Cases of human and canine visceral leishmaniasis have been reported from Kusadasi, a town in Aydin province, in western Turkey, since 1993. In Kusadasi, the seroprevalance of CanL among dogs is 16.6%, which is higher than the average ratio of 5.3% (range 3.6%-25%) in western Turkey. It is also reported that one-third of the dogs in an endemic area for CanL could be asymptomatic (Ozbel et al. 2000, Ozensoy et al. 2005a,b). Anthroponotic cutaneous leishmaniasis, which is generally reported from southeastern (Sanliurfa province) and the eastern Mediterranean (Adana, Osmaniye, Mersin, Hatay provinces) parts of Turkey, has been detected in increasing numbers in Aydin province. The number of ACL cases increased from four in the year 2000, to 151 and 110 in 2005 and 2006, respectively (Ertabaklar et al. 2005a). Aydin province has two important factors which may have assisted the emergence of ACL, a suitable ecological environment for the maintenance of a vector population and a susceptible human population to ACL infection. This region is therefore the first region in western Turkey to have indigenous ACL cases and is considered as a new focus for ACL within Turkey (Klaus et al. 1999, Ertabaklar et al. 2005a).

The work presented here was conducted under the Integrated Project of the European Commission, “Emerging Diseases in a changing European Environment; EDEN.” The aim of this project was to identify and catalog European ecosystems and environmental conditions that determine spatial and temporal distributions. Because previous information related to sand fly fauna and environmental factors in this important endemic area located in western Turkey is not available, the present study examines the effect of environmental factors on the spatial distribution of phlebotomine fauna.

MATERIALS AND METHODS

  1. Top of page
  2. ABSTRACT:
  3. INTRODUCTION
  4. MATERIALS AND METHODS
  5. RESULTS
  6. DISCUSSION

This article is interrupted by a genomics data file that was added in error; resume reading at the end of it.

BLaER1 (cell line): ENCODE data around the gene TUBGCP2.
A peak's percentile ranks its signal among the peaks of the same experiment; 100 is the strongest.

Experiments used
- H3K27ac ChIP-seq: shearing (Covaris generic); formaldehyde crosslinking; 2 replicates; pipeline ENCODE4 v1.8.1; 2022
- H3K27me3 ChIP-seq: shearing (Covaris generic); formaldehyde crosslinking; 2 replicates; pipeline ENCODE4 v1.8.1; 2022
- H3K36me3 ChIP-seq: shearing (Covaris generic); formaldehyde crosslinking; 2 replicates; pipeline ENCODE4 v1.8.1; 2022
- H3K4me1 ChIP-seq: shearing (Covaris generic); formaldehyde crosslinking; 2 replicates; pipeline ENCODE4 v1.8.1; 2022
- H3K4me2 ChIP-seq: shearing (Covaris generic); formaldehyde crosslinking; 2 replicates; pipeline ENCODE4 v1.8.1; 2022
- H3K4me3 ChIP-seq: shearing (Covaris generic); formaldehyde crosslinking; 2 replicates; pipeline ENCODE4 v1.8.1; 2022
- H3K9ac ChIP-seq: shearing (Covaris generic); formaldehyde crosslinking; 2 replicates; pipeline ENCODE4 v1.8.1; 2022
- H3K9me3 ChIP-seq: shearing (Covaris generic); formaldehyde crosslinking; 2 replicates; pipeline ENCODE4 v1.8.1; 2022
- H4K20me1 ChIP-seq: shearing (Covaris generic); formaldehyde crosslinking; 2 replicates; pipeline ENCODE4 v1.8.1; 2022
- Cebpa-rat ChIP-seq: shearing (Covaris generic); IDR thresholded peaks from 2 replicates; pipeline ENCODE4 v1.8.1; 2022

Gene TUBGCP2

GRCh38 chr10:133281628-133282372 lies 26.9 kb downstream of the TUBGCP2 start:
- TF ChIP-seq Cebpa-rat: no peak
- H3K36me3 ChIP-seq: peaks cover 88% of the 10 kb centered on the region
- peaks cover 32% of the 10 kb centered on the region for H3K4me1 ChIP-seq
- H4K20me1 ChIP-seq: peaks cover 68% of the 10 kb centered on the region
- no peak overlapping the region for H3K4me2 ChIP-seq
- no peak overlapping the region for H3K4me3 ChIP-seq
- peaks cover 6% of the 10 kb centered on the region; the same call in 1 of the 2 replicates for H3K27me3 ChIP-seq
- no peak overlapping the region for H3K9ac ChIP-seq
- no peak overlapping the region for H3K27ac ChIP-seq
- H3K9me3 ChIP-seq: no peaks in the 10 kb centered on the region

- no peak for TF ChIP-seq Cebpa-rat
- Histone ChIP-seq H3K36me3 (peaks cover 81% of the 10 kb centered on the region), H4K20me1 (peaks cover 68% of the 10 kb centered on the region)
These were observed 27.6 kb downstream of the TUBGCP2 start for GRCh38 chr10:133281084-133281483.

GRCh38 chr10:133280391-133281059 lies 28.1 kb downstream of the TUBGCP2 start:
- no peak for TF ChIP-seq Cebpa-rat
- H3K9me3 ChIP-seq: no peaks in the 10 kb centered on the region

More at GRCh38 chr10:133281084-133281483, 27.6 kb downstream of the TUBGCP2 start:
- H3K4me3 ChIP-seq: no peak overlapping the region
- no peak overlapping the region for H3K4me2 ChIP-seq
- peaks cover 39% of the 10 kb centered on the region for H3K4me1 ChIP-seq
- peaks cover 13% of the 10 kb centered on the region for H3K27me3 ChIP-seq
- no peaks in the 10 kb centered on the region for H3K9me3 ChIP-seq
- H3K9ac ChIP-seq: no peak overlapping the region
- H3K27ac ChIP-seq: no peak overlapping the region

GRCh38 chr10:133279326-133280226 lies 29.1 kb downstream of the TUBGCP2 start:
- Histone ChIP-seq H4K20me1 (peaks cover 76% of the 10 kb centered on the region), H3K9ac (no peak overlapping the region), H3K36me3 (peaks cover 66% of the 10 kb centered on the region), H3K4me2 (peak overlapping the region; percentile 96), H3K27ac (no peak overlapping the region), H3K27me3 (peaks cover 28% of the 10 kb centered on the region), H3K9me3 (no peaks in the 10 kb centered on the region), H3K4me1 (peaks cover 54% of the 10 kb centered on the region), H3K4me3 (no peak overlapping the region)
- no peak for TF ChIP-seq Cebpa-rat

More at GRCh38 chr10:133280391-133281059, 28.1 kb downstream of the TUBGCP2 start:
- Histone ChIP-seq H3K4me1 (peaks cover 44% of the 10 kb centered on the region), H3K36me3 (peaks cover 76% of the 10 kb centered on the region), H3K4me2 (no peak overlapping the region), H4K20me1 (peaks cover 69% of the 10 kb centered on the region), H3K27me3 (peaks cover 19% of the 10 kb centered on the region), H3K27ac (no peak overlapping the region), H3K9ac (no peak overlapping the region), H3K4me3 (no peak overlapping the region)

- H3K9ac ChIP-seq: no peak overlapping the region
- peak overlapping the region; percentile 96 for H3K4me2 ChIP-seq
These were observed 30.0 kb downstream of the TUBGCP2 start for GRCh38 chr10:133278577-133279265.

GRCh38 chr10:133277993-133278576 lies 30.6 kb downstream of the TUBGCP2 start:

7. Acknowledgments
  8. REFERENCES CITED

Study area

The study area is located between Kusadasi on the Aegean coastline and Nazilli, including the Aydin Mountains and surroundings in western Turkey (Figure 1). The reasons for choosing this geographical area were that Kusadasi, located in the west sector, has been known as an endemic area for human and canine visceral leishmaniasis caused by L. infantum for a long time, the eastern part of Aydin province has been known as endemic area for ACL caused by L. tropica, and canine leishmaniasis has recently been found there.

image

Figure 1. Vector densities shown on an elevation model a) all Phlebotomus species, b) P. neglectus, c) P. similis, d) P. tobbi.

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Aydin province is located in southwest Turkey on the Great Menderes Basin, surrounded by mountains to the north and south and plains in the central and western regions. The climate is Mediterranean with summers being hot and dry and winters warm and rainy. The average temperature is 17.6° C, with an average of 80.6 rainy days per year, and an average of 677.5 mm of rain per year. The Municipal Ministry of Health has overall jurisdiction for health in the province including surveillance, diagnosis, and treatment of leishmaniasis. The study area is characteristic of the region, with a mountainous sector between two river basins in the north and south. There are about 80 villages and settlements in the area with populations ranging from 150 to 2,500. Sampling locations were chosen and sand fly collection was performed in 132 localities (Figure 1).